New Delhi [India], August 18 (ANI): Taking up the issue of plight of Hindu women and child refugees from Pakistan, the Delhi Commission for Women (DCW) has launched a study. Issuing a press statement DCW informed that the study will be done on the living condition of the refugees who have been residing in Majnu Ka Tila, North Delhi for the past several years.
As per the release, the refugees had been requesting citizenship for quite a long, but have not been able to get it despite several requests. Because of this, they continue to live in shabby conditions, where they lack even the basic amenities like housing, water connection, electricity, and toilets.
The refugees are currently living on the banks of the Yamuna River. Since they lack proper houses, they are compelled to live in tents and kutcha houses, where they face immense difficulties, especially during monsoons. They even lack proper toilets there, due to which the women and children are forced to defecate in open. Other than this, there is a lack of electricity as well, making the area unsafe.
The press release also explained the manner in which the study will be conducted. As per it, the Commission will issue notices to various government departments to ascertain the steps taken by them to resolve the issues faced by the refugees. After this, the Commission will give recommendations to various government bodies seeking rehabilitation of the refugees.
The release also said that every refugee family has a horror story to share about their suffering. After looking at their conditions, Swati Maliwal, the Chairperson of the Delhi Commission for Women, has launched a study. The purpose of the study would be to ascertain the problems being faced by the Hindu refugees who have been living in Delhi for several years.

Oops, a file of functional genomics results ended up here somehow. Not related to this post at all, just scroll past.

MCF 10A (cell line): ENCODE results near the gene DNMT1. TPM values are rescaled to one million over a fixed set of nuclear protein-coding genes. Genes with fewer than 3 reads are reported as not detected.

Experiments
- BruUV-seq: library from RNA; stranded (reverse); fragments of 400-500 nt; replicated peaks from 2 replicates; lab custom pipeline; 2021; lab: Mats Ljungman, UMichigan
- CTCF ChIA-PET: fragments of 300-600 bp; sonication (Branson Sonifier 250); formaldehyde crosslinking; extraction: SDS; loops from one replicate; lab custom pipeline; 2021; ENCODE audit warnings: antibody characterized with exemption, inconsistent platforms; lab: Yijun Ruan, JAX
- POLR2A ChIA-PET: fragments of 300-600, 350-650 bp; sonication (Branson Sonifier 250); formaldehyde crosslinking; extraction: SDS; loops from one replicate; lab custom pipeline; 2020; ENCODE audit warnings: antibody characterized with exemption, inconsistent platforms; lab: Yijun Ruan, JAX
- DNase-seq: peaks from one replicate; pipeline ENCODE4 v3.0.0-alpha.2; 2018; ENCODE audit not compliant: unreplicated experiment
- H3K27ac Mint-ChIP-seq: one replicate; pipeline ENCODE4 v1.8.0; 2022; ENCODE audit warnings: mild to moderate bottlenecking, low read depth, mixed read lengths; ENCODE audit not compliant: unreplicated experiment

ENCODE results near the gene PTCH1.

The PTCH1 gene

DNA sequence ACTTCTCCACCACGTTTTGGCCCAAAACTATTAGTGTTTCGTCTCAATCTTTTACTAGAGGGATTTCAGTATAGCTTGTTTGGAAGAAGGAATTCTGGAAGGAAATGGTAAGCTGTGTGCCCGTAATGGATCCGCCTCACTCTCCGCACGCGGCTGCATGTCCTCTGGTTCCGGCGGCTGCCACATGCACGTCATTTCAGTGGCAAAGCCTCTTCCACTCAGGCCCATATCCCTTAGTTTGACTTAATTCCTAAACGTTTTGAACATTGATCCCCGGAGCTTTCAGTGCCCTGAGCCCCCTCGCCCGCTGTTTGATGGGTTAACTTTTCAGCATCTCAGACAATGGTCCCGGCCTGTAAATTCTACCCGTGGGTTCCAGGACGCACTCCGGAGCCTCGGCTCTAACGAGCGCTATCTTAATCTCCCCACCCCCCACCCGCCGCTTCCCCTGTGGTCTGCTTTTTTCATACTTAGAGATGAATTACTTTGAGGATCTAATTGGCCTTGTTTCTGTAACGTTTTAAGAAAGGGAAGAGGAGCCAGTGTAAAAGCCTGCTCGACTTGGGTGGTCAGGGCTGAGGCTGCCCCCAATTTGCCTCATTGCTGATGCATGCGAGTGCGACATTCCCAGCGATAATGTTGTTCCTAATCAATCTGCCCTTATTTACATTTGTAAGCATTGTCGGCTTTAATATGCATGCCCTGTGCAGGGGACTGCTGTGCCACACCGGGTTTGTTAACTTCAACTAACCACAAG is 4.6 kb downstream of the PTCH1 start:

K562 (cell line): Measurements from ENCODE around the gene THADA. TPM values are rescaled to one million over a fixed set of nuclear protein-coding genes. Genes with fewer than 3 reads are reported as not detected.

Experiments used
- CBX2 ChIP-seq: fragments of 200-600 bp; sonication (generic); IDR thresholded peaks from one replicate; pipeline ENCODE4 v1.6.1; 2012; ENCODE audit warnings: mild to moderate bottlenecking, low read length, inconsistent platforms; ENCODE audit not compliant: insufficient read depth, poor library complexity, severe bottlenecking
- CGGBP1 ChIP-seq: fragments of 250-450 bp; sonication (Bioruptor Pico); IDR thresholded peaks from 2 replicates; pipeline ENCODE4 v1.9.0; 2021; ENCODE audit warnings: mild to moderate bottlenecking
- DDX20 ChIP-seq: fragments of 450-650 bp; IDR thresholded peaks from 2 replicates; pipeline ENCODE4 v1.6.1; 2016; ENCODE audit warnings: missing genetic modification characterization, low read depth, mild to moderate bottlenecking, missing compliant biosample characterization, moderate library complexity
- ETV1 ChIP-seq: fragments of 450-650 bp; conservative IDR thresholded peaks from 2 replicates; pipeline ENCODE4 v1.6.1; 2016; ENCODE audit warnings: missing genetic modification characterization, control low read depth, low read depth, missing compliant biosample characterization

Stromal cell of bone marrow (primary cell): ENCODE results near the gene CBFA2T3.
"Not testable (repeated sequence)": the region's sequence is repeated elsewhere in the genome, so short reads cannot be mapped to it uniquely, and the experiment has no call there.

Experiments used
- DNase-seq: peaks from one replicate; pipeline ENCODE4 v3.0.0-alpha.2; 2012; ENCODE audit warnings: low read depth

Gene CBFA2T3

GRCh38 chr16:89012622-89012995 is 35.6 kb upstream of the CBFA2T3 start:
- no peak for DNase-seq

''I have met these Hindu refugees at Majnu ka Tila. They are living in the most pathetic conditions. They have kutcha houses which become even more difficult to live in during monsoons. Reptiles often sneak into their houses. They are often forced to defecate in open due to a lack of access to proper toilets. Lack of electricity and water have made this area uninhabitable. They don't even have adequate opportunities for livelihood. Further, they have not been granted citizenship till date. This is a sorry situation, and we will be investigating the matter in depth. We will give recommendations to the Government of Delhi as well as GOI to better their conditions. They have been living on Indian soil for the past several years and need to be urgently rehabilitated,'' Swati Maliwal said in the release.
Since 1947, when Pakistan came into being, incidents of persecution of minorities have been reported on a regular basis. Because of this, many refugees have escaped from Pakistan after suffering years of persecution. Forced conversions, abductions, religious attacks, and sexual assault are common against minorities in Pakistan. (ANI)